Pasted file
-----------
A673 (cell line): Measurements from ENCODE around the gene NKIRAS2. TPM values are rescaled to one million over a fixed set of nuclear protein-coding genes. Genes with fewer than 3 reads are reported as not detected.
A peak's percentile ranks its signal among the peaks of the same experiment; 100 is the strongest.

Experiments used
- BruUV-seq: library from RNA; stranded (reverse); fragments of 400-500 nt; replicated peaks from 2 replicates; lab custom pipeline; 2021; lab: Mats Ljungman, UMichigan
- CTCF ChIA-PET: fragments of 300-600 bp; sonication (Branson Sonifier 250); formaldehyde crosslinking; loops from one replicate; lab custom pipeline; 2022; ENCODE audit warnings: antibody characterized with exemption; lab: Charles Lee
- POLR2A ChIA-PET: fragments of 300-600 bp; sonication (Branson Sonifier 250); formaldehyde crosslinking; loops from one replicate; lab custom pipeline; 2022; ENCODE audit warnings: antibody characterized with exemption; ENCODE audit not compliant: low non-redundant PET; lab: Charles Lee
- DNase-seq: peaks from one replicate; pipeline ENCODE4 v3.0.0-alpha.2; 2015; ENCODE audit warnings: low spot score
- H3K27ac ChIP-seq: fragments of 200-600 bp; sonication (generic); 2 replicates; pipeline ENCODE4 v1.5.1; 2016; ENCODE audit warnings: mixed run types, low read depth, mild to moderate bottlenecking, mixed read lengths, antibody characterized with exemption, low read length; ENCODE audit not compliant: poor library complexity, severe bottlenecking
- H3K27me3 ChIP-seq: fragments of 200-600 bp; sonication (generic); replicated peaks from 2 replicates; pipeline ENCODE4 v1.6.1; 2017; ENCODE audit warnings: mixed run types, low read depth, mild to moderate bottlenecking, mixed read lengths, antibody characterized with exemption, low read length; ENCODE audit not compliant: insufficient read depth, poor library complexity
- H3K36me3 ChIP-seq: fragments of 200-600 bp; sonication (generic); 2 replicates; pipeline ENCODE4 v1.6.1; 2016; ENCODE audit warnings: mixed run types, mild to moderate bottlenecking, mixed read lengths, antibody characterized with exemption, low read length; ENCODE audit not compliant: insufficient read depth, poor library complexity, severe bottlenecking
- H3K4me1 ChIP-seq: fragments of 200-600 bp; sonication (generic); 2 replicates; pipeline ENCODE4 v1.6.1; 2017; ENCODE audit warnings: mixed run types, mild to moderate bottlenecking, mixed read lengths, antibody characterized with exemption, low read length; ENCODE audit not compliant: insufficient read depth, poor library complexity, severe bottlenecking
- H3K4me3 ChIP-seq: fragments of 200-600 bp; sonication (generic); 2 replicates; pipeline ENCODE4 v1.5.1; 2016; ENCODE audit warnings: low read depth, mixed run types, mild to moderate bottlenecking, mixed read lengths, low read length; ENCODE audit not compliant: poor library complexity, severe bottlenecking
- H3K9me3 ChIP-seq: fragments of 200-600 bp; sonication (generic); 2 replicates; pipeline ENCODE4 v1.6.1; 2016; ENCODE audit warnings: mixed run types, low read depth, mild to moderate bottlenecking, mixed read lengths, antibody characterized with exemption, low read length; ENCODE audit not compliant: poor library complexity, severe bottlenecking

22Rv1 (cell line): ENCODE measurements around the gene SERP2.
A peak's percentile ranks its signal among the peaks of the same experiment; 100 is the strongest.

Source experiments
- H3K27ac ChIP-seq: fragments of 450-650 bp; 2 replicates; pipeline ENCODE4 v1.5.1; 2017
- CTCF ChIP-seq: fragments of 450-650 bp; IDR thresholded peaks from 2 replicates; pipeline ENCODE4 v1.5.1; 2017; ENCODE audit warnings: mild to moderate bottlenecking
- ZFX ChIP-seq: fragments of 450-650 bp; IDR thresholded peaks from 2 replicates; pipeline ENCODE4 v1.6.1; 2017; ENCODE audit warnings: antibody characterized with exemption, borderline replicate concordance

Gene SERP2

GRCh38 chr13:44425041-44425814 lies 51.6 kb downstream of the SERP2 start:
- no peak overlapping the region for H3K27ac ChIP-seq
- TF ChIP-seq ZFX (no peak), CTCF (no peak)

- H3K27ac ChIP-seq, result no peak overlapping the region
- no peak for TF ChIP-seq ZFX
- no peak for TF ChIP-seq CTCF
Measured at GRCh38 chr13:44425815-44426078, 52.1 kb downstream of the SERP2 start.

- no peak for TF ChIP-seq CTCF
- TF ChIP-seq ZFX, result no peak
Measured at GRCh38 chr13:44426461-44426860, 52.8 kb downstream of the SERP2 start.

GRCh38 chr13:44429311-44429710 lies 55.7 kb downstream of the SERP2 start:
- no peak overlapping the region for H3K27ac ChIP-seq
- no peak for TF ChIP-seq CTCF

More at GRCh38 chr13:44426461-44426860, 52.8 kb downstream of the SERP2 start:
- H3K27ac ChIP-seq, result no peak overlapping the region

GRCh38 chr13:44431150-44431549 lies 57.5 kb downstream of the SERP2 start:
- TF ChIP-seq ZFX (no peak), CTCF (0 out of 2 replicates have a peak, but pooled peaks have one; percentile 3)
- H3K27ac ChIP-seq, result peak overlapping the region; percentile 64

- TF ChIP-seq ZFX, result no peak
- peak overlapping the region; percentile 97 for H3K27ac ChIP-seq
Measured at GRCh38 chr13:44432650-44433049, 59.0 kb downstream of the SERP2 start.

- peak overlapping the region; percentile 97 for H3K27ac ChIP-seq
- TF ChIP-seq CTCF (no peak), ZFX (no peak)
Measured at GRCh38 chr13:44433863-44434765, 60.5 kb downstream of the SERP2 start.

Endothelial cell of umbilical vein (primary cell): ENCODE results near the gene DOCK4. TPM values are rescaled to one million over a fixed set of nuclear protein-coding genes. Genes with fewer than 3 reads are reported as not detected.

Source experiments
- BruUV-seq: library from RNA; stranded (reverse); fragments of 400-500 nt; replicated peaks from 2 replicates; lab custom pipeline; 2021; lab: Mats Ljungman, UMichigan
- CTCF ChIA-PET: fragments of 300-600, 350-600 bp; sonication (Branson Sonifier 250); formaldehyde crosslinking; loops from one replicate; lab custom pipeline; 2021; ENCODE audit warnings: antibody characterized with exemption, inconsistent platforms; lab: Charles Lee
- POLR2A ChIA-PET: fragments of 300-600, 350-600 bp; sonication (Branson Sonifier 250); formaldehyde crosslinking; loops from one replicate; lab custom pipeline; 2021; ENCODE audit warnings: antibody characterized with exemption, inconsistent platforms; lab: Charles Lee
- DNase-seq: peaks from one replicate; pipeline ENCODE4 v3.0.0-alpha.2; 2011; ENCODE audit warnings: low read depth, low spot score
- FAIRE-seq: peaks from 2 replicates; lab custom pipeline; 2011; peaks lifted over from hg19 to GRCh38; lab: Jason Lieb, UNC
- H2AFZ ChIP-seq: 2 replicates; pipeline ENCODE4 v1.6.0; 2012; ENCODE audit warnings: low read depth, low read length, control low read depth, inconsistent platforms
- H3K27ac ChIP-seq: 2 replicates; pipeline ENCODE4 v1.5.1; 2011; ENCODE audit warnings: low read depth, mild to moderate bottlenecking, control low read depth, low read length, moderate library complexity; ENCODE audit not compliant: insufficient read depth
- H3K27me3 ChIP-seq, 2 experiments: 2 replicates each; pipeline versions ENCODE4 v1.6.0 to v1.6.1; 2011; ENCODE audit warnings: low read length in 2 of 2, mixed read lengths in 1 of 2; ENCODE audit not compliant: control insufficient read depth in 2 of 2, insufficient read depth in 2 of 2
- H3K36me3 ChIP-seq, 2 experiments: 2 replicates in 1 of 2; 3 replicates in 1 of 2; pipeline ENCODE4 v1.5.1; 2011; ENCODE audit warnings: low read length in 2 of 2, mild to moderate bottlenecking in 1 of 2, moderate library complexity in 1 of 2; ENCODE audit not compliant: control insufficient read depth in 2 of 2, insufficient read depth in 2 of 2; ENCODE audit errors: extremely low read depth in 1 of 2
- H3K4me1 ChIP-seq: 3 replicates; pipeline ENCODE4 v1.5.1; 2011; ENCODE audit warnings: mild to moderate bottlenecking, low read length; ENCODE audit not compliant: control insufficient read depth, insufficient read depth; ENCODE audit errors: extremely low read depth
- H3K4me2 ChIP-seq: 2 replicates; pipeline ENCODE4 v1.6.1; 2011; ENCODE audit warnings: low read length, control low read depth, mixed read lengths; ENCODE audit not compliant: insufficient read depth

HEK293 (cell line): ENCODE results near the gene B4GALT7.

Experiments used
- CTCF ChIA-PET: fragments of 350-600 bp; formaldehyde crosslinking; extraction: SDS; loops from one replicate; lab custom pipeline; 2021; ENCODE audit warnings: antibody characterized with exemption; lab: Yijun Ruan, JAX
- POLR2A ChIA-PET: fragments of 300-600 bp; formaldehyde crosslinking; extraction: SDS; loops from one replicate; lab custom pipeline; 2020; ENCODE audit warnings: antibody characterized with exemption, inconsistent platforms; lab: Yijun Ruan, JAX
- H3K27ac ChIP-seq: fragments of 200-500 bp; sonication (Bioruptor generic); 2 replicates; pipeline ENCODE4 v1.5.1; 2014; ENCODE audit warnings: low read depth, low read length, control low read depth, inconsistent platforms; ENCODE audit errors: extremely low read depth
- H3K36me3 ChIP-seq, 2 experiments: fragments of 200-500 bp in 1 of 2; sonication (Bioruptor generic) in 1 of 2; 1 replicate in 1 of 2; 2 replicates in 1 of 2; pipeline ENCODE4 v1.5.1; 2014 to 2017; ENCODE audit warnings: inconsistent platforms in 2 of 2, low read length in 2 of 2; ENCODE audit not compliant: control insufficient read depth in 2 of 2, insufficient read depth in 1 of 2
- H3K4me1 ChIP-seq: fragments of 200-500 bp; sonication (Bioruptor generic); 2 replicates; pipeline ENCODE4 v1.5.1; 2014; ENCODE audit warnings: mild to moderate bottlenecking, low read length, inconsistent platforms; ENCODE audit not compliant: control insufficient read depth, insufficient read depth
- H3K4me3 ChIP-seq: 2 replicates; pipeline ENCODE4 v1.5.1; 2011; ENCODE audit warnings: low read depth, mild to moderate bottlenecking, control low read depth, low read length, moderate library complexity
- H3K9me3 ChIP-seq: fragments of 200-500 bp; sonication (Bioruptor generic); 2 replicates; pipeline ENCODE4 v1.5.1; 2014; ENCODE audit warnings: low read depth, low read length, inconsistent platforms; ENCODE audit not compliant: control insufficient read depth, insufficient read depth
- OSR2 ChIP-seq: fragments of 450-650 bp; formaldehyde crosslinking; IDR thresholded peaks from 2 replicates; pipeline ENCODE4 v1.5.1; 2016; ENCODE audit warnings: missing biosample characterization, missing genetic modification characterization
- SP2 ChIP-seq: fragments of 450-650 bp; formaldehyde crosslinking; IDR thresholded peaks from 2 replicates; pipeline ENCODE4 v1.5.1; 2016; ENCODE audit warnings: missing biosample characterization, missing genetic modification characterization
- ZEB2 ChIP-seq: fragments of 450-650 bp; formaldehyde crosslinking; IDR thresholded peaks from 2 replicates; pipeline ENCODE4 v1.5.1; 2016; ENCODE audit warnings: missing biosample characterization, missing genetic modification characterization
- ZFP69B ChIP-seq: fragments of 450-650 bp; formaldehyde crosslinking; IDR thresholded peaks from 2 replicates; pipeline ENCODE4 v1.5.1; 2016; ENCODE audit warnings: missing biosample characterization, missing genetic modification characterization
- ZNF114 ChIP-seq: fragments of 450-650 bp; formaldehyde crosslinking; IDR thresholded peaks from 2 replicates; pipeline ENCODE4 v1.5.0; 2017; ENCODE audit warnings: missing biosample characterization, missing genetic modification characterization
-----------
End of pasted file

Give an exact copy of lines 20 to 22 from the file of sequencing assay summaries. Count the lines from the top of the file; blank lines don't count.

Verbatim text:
Gene SERP2

GRCh38 chr13:44425041-44425814 lies 51.6 kb downstream of the SERP2 start:
- no peak overlapping the region for H3K27ac ChIP-seq